DNA analysis is complicated because Hawass recently concluded that the mummy once assumed to be that of Tuthmosis I, Hatshepsut's father, is not in fact his. It belongs to a much younger man who died from an arrow wound, he said.
Asked why he would not wait for more complete DNA analysis, Hawass said: "You do not need anything else (other than the tooth) ... And we do have a definite answer now on the similarity between Hatshepsut and the grandmother, Ahmose Nefertari."
One Egyptologist, who asked not to be named, said not all archaeologists were confident the identification was watertight. "It's an interesting piece of scientific deduction which might point to the truth," the archaeologist said.
The New York Times quoted Kathryn Bard, an Egyptologist at Boston University, as saying: "You have to be so careful in reaching conclusions from such data."
The confusion about the identities of many royal mummies often arises from political events after they died.
Hatshepsut's tomb, for example, was found looted and without any mummified female, possibly because her son and successor, Tuthmosis III, tried to wipe out all traces of her memory after she died in about 1482 BC.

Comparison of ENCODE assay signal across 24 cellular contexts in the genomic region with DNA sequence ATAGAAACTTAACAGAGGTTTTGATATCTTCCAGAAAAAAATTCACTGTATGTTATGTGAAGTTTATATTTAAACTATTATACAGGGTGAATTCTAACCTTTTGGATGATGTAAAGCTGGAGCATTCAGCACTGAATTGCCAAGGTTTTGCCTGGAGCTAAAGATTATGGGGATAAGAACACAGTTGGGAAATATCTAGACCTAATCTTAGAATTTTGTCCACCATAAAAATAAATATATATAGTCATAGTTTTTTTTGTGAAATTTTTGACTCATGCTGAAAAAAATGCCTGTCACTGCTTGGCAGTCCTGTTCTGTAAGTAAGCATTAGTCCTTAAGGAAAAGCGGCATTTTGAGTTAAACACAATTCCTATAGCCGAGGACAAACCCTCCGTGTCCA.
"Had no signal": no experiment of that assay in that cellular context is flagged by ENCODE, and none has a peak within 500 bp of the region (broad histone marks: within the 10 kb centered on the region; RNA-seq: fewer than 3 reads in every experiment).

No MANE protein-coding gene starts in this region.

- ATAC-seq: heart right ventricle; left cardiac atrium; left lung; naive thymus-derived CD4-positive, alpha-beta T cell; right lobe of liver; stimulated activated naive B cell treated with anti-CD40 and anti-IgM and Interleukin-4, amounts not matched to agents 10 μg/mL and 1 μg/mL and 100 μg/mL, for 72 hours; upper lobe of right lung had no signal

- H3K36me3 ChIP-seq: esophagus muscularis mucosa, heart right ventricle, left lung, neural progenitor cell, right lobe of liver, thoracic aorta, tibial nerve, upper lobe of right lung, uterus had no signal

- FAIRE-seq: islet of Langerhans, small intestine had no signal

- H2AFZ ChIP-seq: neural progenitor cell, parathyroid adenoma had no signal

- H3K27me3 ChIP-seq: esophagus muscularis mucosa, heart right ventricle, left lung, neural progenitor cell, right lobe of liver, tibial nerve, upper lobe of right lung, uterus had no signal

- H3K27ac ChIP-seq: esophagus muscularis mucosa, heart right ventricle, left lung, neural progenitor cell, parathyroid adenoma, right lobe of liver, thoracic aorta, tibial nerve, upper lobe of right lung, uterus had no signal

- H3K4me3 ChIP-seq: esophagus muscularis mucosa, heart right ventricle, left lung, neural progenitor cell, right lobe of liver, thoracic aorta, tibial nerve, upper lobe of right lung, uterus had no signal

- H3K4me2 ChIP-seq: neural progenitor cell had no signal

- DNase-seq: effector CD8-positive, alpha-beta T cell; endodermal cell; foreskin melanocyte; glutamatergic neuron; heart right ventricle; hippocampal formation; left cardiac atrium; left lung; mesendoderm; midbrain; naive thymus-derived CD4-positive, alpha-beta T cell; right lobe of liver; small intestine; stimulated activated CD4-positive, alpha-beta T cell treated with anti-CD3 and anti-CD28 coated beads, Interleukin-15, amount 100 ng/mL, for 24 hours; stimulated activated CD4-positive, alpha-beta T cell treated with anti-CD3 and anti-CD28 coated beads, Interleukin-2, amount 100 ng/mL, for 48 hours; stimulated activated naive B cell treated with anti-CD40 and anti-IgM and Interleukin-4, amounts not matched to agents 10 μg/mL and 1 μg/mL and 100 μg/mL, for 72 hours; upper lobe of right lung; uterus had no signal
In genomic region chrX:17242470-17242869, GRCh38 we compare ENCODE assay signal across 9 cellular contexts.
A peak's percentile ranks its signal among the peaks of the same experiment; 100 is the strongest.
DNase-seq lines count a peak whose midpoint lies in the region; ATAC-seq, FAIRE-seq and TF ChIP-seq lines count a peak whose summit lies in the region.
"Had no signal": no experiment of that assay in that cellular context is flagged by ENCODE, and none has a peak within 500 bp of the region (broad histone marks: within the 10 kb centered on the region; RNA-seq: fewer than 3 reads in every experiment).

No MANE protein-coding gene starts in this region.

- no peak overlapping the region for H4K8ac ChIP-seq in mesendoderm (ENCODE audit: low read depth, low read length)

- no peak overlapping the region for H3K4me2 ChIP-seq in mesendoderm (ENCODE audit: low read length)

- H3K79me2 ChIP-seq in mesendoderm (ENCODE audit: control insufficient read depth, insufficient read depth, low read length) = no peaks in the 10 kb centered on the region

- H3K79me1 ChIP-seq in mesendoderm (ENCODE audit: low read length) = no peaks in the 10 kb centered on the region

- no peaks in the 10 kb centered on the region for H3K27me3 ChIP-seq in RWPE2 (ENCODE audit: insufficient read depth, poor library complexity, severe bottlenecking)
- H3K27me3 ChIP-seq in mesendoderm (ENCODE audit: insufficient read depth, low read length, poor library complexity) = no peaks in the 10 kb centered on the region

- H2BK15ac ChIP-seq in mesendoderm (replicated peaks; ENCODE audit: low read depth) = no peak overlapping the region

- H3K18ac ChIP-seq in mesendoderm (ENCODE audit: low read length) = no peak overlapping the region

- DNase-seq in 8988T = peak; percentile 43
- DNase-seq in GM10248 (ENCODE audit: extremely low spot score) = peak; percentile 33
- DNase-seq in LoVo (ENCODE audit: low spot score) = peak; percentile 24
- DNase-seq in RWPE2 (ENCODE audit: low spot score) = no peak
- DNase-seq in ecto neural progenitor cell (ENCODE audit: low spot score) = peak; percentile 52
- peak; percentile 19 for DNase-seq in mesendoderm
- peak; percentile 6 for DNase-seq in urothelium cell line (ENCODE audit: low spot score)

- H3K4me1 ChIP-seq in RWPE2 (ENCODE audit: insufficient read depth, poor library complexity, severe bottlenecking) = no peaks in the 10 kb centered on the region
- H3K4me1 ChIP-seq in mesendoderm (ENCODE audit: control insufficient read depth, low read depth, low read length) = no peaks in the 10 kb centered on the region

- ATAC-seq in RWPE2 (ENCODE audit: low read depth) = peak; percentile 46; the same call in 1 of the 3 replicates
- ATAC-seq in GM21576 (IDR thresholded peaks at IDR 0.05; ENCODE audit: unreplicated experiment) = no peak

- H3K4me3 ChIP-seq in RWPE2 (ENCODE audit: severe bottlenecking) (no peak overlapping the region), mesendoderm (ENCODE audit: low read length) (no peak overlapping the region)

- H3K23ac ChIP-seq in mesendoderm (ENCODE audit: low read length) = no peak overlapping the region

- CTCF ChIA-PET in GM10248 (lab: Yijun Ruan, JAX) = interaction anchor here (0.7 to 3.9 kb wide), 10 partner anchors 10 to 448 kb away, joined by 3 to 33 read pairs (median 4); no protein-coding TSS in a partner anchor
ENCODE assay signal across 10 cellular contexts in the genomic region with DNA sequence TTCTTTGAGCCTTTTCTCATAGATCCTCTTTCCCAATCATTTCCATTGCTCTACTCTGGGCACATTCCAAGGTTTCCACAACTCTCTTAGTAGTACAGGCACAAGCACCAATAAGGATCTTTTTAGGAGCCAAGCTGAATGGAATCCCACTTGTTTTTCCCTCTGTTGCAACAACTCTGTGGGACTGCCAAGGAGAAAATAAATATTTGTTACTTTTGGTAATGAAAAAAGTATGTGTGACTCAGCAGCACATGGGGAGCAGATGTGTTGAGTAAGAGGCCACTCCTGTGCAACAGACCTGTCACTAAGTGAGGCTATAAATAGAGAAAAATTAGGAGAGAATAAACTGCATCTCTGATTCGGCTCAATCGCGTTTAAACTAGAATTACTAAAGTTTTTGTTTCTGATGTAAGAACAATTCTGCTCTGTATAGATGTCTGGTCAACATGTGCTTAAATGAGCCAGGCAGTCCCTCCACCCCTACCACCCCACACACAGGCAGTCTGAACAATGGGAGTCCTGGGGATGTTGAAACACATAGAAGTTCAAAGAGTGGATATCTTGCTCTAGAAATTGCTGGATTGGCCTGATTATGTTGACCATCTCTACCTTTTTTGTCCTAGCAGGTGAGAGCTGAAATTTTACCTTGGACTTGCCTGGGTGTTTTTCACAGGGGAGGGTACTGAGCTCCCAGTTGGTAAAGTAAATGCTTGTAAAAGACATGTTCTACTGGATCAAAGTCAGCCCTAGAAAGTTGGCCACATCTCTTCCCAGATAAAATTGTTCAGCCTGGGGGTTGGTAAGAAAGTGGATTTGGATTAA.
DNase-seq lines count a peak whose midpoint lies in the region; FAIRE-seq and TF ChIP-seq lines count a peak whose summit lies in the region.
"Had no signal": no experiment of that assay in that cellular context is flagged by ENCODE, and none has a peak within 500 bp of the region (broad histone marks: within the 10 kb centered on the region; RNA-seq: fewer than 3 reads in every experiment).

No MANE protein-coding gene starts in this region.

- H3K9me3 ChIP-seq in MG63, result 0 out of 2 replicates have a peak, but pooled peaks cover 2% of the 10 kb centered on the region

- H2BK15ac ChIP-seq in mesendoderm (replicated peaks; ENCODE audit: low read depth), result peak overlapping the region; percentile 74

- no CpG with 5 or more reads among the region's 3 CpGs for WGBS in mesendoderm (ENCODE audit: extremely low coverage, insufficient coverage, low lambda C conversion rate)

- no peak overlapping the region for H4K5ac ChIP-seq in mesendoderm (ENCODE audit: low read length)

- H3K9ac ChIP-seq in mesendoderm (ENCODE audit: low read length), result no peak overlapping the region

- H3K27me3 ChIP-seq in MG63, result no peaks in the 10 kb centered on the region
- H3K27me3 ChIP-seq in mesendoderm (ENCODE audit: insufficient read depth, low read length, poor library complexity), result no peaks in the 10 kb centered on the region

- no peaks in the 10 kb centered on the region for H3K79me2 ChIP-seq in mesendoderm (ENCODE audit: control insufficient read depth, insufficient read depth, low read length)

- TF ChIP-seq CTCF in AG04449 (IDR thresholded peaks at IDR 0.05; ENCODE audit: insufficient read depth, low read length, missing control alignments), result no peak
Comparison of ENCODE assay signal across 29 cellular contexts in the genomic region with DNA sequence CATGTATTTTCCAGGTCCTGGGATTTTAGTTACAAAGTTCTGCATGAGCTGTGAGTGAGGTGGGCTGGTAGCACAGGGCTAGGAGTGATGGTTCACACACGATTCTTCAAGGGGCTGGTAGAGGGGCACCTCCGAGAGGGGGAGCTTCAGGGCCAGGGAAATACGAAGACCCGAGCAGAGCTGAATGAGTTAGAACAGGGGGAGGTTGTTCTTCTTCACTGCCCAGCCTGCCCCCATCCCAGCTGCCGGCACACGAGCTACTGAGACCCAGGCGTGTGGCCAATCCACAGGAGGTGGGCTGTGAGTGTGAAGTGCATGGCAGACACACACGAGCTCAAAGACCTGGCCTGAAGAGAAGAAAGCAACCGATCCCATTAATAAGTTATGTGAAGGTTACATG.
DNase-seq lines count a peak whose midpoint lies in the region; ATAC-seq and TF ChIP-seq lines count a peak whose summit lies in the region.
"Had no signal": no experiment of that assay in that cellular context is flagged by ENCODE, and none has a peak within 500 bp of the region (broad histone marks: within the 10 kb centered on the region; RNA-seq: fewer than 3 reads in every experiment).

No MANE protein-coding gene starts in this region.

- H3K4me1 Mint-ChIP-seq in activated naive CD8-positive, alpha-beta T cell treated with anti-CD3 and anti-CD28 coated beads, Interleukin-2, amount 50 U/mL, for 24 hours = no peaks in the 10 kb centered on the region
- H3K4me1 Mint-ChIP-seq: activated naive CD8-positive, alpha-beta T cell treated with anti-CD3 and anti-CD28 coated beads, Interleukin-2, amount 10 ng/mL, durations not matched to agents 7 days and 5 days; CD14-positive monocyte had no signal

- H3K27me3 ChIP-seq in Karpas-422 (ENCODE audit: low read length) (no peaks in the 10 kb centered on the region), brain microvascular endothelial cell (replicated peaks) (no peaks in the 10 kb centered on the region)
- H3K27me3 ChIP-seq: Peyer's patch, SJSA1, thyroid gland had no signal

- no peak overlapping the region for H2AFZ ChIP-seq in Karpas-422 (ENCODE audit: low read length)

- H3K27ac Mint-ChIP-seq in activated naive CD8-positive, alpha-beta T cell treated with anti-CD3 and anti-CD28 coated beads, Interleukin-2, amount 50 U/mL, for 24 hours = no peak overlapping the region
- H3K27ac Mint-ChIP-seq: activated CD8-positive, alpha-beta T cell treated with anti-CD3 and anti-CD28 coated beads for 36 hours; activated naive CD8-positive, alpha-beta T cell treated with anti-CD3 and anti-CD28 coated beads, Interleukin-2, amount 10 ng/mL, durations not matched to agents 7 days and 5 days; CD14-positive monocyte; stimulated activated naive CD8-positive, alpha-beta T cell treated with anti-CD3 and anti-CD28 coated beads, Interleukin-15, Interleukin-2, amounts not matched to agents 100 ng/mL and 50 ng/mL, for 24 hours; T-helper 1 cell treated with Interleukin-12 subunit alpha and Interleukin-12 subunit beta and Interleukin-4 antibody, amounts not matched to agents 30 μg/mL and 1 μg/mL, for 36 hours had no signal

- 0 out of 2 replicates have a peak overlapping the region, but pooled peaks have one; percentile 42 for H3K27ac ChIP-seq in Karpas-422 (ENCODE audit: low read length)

Priests probably moved the collection of 40 royal mummies, including the box with the tooth, to Deir al-Bahari hundreds of years after the pharaohs died, in order to protect them from desecration and looting during a time of insecurity.
China finds secret tomb chamber
A mysterious underground chamber has been found inside the Chinese imperial tomb guarded by the famous Terracotta Army, Chinese archaeologists say.
Historical records describing the tomb of Qin Shihuang, the first emperor of China's Qin dynasty, do not mention the room which is 30 metres (98 feet) deep.
The unopened chamber was found at the site near the old imperial capital of Xian using remote sensing technology.
One expert says it may have been built for the soul of the emperor.
More than 2,000 years old, the chamber is buried inside a pyramidal earth mound 51m (170 feet) high on top of Qin's tomb.
It is situated near the life-size terracotta warriors and has four stair-like walls, says Duan Qingbo, a researcher with the Shaanxi Institute of Archaeology.
The Chinese authorities have not given permission to excavate the site.
It is believed that they wish to perfect archaeological techniques before probing any further, and archaeologists have had to use the sensing technology at the site since 2002.
Despite his brutal methods, Emperor Qin is remembered as a hero in China for forging a unified state.
Archaeologists unearth treasure from 2,500-year-old tomb